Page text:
“I realize what a catalytic force it was for me, too. Living and teaching in Kaunas during a period of socio-economic transformation – where standard concepts of economics were being tried and tested … ”
Dr. Nandini Ramanujam, an Oxford-trained economist, has been directly involved in the systematic reform of higher education in the former communist countries of Eastern Europe and the Soviet Union.Her teaching is focused on the rule of law and economics and human rights.
She was appointed executive director for the Centre for Human Rights and Legal Pluralism at the Faculty of Law in 2006; has been a consultant for the Cambodian Centre for Human Rights; and since 2001 has sat on the Board of Directors of the Canadian Human Rights Foundation, becoming president in 2003.
What is your favourite teaching memory?
Back in 1993, when I was doing my doctorate at Oxford, I was quite discouraged with my doctoral work to the point where I asked myself “Why am I doing it?” Around that time I was hired by the Civic Education Project, which brought together around 120 young social scientists to work in universities in post-Berlin-Wall Eastern Europe. I was sent to Lithuania, which had recently gained independence from the Soviet Union. It was during a period of great transition, a period when many hoped that things would change dramatically, especially since the country did not have a currency – they were using coupons – and they also had an acute shortage of gas and electricity because Russia cut them off for not paying their bills.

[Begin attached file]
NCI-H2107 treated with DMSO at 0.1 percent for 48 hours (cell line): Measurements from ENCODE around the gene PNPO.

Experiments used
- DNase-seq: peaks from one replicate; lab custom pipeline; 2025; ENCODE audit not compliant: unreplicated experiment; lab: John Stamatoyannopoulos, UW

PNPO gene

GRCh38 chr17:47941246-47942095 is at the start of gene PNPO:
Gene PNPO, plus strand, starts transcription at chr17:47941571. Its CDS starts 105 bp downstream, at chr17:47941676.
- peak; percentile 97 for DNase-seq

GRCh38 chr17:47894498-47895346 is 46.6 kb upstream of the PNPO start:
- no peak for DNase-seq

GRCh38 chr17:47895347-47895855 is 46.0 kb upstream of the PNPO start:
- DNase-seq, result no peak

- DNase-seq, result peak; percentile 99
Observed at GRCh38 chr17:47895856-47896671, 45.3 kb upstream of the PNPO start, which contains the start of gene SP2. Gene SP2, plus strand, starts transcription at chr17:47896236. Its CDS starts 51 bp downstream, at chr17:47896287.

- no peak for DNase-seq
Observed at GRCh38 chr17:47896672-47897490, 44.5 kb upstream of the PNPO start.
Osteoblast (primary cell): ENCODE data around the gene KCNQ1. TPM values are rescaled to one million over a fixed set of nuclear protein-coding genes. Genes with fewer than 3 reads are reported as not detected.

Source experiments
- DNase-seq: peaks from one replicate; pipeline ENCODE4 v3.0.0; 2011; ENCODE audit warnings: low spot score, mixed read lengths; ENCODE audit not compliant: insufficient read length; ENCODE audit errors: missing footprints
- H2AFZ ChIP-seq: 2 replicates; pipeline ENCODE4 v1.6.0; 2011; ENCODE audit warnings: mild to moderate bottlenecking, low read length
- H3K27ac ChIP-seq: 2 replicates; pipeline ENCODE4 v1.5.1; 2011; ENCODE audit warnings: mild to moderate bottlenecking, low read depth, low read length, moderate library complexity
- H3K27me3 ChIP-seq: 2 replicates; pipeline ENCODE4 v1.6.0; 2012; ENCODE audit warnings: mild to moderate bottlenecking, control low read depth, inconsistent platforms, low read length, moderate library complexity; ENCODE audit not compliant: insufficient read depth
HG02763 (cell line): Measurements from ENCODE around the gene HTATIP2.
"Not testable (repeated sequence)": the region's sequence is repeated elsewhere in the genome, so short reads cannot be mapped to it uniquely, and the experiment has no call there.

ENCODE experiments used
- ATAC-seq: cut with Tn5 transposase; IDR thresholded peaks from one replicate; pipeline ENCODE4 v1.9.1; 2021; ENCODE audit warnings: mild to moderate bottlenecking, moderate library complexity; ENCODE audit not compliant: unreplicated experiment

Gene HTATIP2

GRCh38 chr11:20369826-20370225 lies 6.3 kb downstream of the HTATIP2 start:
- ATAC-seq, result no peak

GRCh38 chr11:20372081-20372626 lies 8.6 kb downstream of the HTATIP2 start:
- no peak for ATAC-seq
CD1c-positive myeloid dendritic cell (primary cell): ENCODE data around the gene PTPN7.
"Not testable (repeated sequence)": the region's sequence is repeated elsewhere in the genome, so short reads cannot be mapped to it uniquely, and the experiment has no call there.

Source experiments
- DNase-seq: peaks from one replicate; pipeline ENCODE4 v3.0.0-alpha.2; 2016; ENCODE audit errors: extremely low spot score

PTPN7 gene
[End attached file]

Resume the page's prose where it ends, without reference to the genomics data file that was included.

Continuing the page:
So when I arrived to teach my first class on economics, 30 students sat before me wearing winter clothing. It was so cold that I taught with my mittens, hat and coat on! Still, they were so enthusiastic about the promise of a new way of learning, a space for critical thinking and engaged conversations that the sub-zero temperatures inside and outside the classroom did not dampen their spirit and enthusiasm. By the end of the course I had established a relationship that was so compelling on both sides that they persuaded me to return for another year.
When I think back on this experience, I realize what a catalytic force it was for me, too. Living and teaching in Kaunas during a period of socio-economic transformation – where standard concepts of economics were being tried and tested – gave me real insight into my own research on the macroeconomic transformation of the post-Soviet Russian economy. I went back to Oxford with clarity and determination and finished my doctorate with a true sense of achievement. While it was a turbulent period, it was also a stimulating experience for me on many levels: it was where I learned that teaching and learning are shared processes, and that it’s critical to understand the larger context in order to be an effective teacher.
Photos: Owen Egan